What is Delmicron?
Is there any new strain of the deadly Covid-19 virus known as Delmicron? How deadly is Delmicron and what can you do to prevent getting infected? These are some important questions that we will answer in this article.
Since yesterday, there’s been a lot of talk about a new variant of the Covid-19 virus. This new strain of virus is referred to as Delmicron and reportedly, is a combination mutant of the two earlier strains- Delta and Omicron.
It must be noted that nearly 75 percent of all fresh Covid-19 cases in the US are reportedly from the Omicron strain while the Delta strain had caused a resurgence in India in mid and late 2021, causing what’s commonly known now as the ‘second wave.’
So, what is exactly Delmicron strain and how deadly is this new mutant of the Covid-19 virus? In this article, we will answer all the questions you might have about Delmicron virus.
The full name for what we call as the Covid-19 virus is Severe Acute Respiratory Syndrome (SARS) Classic Coronavirus Disease 2019. This is abbreviated commonly as Covid-19.
Viruses are known to mutate. The Covid-19 virus mutated into several strains, notable among them being Delta, which is said to be the deadliest. And Omicron, whose effects on human health, the world is still trying to understand.
According to chatter on the Internet, Delmicron is a combination of the two strains- Delta and Omicron.
However, a report in India Today categorically states that there is no new strain of the Delta and Omicron variants known as Delmicron. The report further states that the World Health Organization (WHO), the US Center for Disease Control (CDC) and India’s own Indian Council for Medical Research (ICMR) have yet to categorize any variant of the SARS Coronavirus 2010 as the ‘Delmicron’ strain.
Another news report on WION specifically says: “No, Delmicron is not a new variant or mutation. Delmicron is a combination of the protein spiked of both Delta and Omicron.”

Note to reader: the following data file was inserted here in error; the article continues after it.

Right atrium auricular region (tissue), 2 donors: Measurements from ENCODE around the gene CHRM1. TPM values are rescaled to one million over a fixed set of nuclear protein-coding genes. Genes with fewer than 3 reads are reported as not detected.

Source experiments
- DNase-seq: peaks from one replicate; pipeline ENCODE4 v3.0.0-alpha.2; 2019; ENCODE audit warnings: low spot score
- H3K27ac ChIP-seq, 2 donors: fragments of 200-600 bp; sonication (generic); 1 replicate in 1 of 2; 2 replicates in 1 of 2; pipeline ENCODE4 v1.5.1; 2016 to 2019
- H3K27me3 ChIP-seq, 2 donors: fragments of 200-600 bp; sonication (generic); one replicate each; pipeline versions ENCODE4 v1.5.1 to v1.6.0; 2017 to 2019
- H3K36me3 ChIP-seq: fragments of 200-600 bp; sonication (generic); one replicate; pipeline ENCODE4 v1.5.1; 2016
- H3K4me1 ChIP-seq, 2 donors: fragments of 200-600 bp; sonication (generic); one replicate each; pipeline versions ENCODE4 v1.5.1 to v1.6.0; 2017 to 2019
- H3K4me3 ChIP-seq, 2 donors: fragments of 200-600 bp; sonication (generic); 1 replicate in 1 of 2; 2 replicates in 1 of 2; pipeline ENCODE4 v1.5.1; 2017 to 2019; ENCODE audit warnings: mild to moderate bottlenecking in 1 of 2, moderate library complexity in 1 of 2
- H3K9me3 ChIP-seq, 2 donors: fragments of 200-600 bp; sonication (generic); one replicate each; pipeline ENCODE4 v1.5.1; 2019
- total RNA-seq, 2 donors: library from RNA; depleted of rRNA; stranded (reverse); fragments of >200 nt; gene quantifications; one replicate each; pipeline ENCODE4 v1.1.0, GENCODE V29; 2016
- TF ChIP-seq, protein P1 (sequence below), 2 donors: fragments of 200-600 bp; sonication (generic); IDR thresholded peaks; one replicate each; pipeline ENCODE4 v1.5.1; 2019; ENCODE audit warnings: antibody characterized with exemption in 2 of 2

However, there’re genuine fears that the Delta and Omicron viruses may mutate jointly. In a report by WION news, Moderna chief medical officer Paul Burton is quoted as saying that it was certainly possible, “Omicron and Delta could team up and create a more dangerous strain. The report also quotes an expert saying that it “is possible that Delta and Omicron could swap genes and trigger a variant, which is even more lethal. These events are scientifically called ‘recombination events’.”
However, as of now, there is no new strain of Covid-19 known as Delmicron, according to various news reports from India and abroad.
Origin of Delmicron
Now that we know there’s no new variant of Covid-19 virus called as Delmicron, let’s see how the word originated.
India Today says: All the recent reports using the word Delmicron are based on a quote by Dr Shashank Joshi, a member of Maharashtra’s task force on Covid-19. Dr Joshi is reported to have said: “Delmicron, the twin spikes of Delta and Omicron, in Europe and US has led to a mini tsunami of cases.” Now, while some reports are talking about a possible new variant called Delmicron, that isn’t what Dr Joshi is talking about. Dr Joshi seems to be actually talking about situation where both the Delta and Omicron variants cause a spike in Covid-19 cases in a particular region,” the report states.